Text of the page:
Anyway, the twins lose the regatta, too, by a nose, which allows Fincher to justify the scene by thematic reiteration: sometimes very close is simply not close enough.
It’ll be a long time before a cinema geek comes along to push Jesse Eisenberg, the actor who plays Zuckerberg, off the top of our nerd typologies. The shifty boredom when anyone, other than himself, is speaking. Eisenberg even chooses the correct nerd walk: not the sideways corridor shuffle (the Don’t Hit Me! An extended four-minute shot has him doing exactly this all the way through the Harvard campus, before he lands finally where he belongs, the only place he’s truly comfortable, in front of his laptop, with his blog: Oh, yeah. If it’s a three-act movie it’s because Zuckerberg screws over more people than a two-act movie can comfortably hold: the Winklevoss twins and Divya Navendra (from whom Zuckerberg allegedly stole the Facebook concept), and then his best friend, Eduardo Saverin (the CFO he edged out of the company), and finally Sean Parker, the boy king of Napster, the music-sharing program, although he, to be fair, pretty much screws himself.
), but the puffed chest vertical march (the I’m not 5'8", I’m 5'9"! It’s in Eduardo—in the actor Andrew Garfield’s animate, beautiful face—that all these betrayals seem to converge, and become personal, painful.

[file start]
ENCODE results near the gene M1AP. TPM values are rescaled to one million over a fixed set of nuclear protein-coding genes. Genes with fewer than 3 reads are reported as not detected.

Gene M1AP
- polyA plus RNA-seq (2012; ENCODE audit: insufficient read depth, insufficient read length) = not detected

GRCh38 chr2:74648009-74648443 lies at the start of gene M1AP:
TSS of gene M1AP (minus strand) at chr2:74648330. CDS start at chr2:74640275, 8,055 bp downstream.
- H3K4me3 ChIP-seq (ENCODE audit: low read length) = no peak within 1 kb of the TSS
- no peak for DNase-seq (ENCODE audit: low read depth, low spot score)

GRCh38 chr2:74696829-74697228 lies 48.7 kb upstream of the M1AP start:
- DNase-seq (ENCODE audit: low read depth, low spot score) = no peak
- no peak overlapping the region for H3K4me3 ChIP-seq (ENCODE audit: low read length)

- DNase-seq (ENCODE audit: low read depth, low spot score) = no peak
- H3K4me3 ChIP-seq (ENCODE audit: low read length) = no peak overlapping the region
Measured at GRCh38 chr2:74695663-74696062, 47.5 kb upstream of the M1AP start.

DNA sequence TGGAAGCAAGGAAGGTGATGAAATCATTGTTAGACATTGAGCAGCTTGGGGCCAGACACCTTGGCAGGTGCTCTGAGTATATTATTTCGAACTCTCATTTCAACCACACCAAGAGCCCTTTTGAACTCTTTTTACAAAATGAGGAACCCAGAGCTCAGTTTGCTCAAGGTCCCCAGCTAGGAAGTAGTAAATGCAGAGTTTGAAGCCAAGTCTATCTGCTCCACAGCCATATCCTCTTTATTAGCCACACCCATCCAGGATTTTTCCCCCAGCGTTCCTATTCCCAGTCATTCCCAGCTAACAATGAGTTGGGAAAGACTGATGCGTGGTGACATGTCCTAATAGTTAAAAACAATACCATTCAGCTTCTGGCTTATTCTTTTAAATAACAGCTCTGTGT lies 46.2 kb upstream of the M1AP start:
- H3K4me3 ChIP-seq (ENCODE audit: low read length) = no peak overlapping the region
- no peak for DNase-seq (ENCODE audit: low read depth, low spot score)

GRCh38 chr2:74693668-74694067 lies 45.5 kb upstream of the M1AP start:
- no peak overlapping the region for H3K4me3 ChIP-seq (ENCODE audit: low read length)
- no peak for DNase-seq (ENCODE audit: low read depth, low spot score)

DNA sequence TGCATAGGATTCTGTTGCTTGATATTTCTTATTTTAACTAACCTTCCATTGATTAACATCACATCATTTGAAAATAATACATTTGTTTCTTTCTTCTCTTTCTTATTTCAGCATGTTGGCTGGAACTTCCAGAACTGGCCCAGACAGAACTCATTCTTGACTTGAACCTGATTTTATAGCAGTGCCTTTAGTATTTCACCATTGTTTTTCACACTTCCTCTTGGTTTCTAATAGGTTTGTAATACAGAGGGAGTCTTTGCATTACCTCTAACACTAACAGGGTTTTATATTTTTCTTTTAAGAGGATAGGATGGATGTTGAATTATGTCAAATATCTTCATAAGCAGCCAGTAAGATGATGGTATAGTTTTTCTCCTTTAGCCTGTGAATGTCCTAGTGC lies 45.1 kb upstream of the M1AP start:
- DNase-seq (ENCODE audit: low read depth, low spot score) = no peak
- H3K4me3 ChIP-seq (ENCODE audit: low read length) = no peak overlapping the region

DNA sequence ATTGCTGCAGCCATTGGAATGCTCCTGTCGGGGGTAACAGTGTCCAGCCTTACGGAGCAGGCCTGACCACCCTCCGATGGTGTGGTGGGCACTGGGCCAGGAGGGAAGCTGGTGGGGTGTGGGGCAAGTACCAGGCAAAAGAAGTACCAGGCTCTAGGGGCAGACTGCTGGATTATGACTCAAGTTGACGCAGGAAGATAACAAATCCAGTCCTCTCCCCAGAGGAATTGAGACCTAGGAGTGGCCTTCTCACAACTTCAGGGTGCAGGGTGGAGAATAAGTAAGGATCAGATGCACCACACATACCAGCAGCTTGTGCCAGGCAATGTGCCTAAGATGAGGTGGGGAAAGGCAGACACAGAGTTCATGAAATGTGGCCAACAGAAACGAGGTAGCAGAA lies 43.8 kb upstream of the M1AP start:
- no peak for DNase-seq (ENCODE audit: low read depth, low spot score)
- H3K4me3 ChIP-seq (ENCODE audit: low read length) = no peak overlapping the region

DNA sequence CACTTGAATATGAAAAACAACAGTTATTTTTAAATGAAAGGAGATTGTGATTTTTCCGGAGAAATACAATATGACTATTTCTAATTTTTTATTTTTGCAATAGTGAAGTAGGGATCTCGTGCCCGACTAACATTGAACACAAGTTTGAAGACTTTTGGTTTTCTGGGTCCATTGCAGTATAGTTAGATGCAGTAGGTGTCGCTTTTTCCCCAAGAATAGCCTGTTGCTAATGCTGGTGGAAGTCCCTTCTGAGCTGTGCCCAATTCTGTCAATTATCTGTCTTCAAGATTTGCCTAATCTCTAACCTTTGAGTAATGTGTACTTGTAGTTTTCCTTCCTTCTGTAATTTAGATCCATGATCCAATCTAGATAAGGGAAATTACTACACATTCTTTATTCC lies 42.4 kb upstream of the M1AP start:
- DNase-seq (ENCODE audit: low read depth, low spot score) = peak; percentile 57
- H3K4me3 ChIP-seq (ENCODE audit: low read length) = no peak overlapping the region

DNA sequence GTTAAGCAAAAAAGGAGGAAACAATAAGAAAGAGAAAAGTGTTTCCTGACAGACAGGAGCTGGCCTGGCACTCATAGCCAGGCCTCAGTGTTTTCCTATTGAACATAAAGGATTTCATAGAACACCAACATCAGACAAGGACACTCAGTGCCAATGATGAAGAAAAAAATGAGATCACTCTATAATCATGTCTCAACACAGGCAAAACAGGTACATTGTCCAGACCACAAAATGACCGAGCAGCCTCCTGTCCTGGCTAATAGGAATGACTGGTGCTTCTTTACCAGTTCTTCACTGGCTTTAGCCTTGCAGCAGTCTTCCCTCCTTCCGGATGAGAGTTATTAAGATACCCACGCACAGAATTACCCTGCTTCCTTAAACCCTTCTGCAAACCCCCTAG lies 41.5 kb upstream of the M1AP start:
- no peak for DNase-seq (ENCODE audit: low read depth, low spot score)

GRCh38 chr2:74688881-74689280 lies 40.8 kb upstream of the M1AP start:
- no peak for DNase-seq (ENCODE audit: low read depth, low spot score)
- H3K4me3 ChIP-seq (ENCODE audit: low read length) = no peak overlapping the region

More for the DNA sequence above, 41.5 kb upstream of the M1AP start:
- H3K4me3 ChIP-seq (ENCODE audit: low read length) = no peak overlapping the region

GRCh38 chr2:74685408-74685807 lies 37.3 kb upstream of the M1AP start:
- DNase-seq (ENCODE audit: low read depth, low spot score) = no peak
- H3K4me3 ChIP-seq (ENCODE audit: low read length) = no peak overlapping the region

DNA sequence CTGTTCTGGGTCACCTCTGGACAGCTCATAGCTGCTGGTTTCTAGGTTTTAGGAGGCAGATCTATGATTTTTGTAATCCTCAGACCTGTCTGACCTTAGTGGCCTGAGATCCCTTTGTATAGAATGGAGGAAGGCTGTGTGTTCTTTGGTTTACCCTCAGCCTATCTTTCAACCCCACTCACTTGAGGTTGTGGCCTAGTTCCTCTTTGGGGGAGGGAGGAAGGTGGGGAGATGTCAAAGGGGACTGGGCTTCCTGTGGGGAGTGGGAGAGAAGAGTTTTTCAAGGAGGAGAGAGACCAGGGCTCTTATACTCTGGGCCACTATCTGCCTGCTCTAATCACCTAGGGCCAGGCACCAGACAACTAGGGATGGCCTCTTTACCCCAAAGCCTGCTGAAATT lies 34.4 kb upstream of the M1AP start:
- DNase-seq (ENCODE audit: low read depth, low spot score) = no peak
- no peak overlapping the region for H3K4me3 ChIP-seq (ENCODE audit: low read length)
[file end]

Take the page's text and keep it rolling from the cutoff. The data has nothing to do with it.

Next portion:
(“Final clubs,” says Mark, correcting Erica, as they discuss those exclusive Harvard entities, “Not Finals clubs.”) He doesn’t understand what’s happening as she tries to break up with him. To create this Zuckerberg, Sorkin barely need brush his pen against the page.
We came to the cinema expecting to meet this guy and it’s a pleasure to watch Sorkin color in what we had already confidently sketched in our minds. To get money, which leads to popularity, which leads to girls.
The arbitration scenes—that should be dull, being so terribly static—get their power from the eerie opposition between Eisenberg’s unmoving countenance (his eyebrows hardly ever move; the real Zuckerberg’s eyebrows never move) and Garfield’s imploring disbelief, almost the way Spencer Tracy got all worked up opposite Frederic March’s rigidity in another courtroom epic, Inherit the Wind.
Still, Fincher allows himself one sequence of (literal) showboating.
Then again, the more time I spend with the tail end of Generation Facebook (in the shape of my students) the more convinced I become that some of the software currently shaping their generation is unworthy of them. From the opening scene it’s clear that this is a movie about 2.0 people made by 1.0 people (Aaron Sorkin and David Fincher, forty-nine and forty-eight respectively).
It’s a talkie, for goodness’ sake, with as many words per minute as His Girl Friday.
This despite the fact that I can say (like everyone else on Harvard’s campus in the fall of 2003) that “I was there” at Facebook’s inception, and remember Facemash and the fuss it caused; also that tiny, exquisite movie star trailed by fan-boys through the snow wherever she went, and the awful snow itself, turning your toes gray, destroying your spirit, bringing a bloodless end to a squirrel on my block: frozen, inanimate, perfect—like the Blaschka glass flowers.
Doubtless years from now I will misremember my closeness to Zuckerberg, in the same spirit that everyone in ’60s Liverpool met John Lennon.
Manicured eyebrows, sweaty forehead, and that coked-up, wafer-thin self- confidence, always threatening to collapse into paranoia.